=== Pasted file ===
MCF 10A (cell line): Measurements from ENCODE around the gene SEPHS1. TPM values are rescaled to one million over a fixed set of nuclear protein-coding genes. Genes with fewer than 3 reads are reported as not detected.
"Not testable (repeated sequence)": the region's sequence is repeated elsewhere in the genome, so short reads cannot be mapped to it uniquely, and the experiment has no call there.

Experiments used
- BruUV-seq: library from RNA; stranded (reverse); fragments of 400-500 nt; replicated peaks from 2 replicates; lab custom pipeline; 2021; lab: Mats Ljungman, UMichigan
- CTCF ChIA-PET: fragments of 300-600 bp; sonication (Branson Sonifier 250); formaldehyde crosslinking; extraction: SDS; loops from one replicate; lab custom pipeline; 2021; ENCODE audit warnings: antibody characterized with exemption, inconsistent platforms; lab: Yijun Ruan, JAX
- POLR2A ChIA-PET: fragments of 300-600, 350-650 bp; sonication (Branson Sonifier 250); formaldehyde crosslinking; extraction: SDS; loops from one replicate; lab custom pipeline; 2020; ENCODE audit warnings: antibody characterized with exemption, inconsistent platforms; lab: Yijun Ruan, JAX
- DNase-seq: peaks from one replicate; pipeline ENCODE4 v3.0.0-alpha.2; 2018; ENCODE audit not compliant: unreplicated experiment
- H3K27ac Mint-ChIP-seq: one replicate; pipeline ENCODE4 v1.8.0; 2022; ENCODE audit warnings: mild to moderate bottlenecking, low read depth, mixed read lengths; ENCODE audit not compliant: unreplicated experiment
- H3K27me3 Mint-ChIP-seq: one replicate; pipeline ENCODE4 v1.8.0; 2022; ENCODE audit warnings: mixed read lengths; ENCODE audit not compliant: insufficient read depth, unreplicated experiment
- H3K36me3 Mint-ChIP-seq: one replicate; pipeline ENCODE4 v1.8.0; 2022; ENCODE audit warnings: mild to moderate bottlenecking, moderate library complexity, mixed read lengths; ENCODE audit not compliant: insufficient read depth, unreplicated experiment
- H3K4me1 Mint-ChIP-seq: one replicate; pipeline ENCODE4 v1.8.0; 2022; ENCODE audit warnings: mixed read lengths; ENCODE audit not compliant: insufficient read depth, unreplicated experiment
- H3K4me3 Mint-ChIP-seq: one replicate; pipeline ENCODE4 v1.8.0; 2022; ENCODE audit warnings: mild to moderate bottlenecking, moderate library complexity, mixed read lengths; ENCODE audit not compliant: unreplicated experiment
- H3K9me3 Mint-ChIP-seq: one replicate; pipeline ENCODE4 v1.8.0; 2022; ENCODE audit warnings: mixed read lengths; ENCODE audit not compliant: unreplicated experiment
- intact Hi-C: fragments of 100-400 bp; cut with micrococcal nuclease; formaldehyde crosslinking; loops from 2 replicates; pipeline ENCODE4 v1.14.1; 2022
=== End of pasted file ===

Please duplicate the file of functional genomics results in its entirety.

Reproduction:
MCF 10A (cell line): Measurements from ENCODE around the gene SEPHS1. TPM values are rescaled to one million over a fixed set of nuclear protein-coding genes. Genes with fewer than 3 reads are reported as not detected.
"Not testable (repeated sequence)": the region's sequence is repeated elsewhere in the genome, so short reads cannot be mapped to it uniquely, and the experiment has no call there.

Experiments used
- BruUV-seq: library from RNA; stranded (reverse); fragments of 400-500 nt; replicated peaks from 2 replicates; lab custom pipeline; 2021; lab: Mats Ljungman, UMichigan
- CTCF ChIA-PET: fragments of 300-600 bp; sonication (Branson Sonifier 250); formaldehyde crosslinking; extraction: SDS; loops from one replicate; lab custom pipeline; 2021; ENCODE audit warnings: antibody characterized with exemption, inconsistent platforms; lab: Yijun Ruan, JAX
- POLR2A ChIA-PET: fragments of 300-600, 350-650 bp; sonication (Branson Sonifier 250); formaldehyde crosslinking; extraction: SDS; loops from one replicate; lab custom pipeline; 2020; ENCODE audit warnings: antibody characterized with exemption, inconsistent platforms; lab: Yijun Ruan, JAX
- DNase-seq: peaks from one replicate; pipeline ENCODE4 v3.0.0-alpha.2; 2018; ENCODE audit not compliant: unreplicated experiment
- H3K27ac Mint-ChIP-seq: one replicate; pipeline ENCODE4 v1.8.0; 2022; ENCODE audit warnings: mild to moderate bottlenecking, low read depth, mixed read lengths; ENCODE audit not compliant: unreplicated experiment
- H3K27me3 Mint-ChIP-seq: one replicate; pipeline ENCODE4 v1.8.0; 2022; ENCODE audit warnings: mixed read lengths; ENCODE audit not compliant: insufficient read depth, unreplicated experiment
- H3K36me3 Mint-ChIP-seq: one replicate; pipeline ENCODE4 v1.8.0; 2022; ENCODE audit warnings: mild to moderate bottlenecking, moderate library complexity, mixed read lengths; ENCODE audit not compliant: insufficient read depth, unreplicated experiment
- H3K4me1 Mint-ChIP-seq: one replicate; pipeline ENCODE4 v1.8.0; 2022; ENCODE audit warnings: mixed read lengths; ENCODE audit not compliant: insufficient read depth, unreplicated experiment
- H3K4me3 Mint-ChIP-seq: one replicate; pipeline ENCODE4 v1.8.0; 2022; ENCODE audit warnings: mild to moderate bottlenecking, moderate library complexity, mixed read lengths; ENCODE audit not compliant: unreplicated experiment
- H3K9me3 Mint-ChIP-seq: one replicate; pipeline ENCODE4 v1.8.0; 2022; ENCODE audit warnings: mixed read lengths; ENCODE audit not compliant: unreplicated experiment
- intact Hi-C: fragments of 100-400 bp; cut with micrococcal nuclease; formaldehyde crosslinking; loops from 2 replicates; pipeline ENCODE4 v1.14.1; 2022